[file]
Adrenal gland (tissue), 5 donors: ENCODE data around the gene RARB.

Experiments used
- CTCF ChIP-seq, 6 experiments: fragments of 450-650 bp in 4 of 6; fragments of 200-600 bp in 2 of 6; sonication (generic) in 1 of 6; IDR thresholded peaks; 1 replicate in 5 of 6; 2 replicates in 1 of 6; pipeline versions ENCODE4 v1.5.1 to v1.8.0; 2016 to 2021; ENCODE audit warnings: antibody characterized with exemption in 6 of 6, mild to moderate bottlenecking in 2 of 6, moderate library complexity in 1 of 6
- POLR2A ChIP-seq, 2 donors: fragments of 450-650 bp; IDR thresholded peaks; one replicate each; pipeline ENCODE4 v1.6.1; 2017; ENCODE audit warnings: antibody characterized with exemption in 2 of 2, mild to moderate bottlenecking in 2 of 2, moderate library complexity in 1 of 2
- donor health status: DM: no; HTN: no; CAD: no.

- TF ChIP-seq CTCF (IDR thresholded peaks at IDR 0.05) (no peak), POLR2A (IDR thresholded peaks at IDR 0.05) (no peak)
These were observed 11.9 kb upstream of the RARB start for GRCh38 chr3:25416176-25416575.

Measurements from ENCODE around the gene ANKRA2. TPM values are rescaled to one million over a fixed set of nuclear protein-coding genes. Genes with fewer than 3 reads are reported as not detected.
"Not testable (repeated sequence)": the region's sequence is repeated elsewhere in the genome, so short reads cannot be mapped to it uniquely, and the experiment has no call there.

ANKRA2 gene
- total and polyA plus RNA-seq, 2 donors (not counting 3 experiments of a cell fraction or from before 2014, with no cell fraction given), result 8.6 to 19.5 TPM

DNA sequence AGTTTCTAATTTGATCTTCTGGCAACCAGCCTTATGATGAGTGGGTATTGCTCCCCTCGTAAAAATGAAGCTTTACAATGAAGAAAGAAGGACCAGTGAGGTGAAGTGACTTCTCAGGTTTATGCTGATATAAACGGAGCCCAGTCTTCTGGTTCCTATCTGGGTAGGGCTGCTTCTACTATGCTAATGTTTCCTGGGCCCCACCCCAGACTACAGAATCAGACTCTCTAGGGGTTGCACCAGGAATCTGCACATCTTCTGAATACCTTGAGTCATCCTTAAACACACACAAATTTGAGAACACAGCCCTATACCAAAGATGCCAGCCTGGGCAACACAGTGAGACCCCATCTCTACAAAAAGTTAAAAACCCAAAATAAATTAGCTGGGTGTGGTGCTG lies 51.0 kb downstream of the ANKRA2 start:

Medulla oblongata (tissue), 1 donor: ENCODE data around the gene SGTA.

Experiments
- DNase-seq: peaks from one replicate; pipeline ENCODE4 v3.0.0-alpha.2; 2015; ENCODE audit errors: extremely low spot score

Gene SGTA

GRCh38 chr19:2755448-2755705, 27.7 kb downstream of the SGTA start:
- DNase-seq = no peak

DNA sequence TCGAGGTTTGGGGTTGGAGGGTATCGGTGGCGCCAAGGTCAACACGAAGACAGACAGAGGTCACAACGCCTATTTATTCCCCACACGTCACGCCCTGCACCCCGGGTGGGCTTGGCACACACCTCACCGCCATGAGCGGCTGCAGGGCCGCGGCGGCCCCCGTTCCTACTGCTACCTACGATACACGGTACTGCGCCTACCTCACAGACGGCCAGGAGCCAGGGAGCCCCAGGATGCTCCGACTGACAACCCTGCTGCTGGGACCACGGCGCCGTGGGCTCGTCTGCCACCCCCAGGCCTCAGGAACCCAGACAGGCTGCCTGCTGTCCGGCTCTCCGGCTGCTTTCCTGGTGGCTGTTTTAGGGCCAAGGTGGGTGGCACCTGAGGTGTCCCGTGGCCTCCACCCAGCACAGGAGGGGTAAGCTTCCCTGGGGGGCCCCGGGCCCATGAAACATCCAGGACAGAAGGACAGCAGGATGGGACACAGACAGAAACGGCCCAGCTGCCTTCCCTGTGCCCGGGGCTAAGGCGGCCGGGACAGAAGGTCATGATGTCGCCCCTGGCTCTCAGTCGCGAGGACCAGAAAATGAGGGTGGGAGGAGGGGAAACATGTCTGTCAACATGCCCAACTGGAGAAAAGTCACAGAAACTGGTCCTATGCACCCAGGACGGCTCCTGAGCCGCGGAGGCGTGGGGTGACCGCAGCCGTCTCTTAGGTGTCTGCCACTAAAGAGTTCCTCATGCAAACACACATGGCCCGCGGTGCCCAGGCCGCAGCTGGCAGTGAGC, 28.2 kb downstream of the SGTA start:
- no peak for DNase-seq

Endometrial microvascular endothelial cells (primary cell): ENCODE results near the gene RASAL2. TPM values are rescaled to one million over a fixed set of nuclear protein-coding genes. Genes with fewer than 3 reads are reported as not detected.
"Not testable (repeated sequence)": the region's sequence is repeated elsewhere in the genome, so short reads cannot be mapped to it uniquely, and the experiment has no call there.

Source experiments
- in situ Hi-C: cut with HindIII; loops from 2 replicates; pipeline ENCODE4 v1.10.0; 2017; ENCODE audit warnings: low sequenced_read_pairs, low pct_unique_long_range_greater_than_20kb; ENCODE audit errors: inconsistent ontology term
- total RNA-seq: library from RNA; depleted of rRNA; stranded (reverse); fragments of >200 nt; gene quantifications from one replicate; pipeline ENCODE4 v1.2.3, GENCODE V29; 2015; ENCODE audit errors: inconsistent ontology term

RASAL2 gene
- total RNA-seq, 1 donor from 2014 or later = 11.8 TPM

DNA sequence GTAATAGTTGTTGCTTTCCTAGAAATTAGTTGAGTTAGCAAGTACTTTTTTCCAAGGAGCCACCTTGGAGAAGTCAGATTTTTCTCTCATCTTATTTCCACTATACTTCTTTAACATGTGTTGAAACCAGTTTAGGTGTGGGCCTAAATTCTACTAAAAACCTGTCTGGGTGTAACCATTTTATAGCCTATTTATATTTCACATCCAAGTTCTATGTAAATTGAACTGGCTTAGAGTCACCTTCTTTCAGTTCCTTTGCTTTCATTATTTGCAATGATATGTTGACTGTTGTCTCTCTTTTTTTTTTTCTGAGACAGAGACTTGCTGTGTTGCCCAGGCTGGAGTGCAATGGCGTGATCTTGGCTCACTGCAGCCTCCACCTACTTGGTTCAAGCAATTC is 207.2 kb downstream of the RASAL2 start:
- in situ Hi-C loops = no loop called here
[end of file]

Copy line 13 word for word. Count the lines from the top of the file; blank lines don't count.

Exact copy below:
Medulla oblongata (tissue), 1 donor: ENCODE data around the gene SGTA.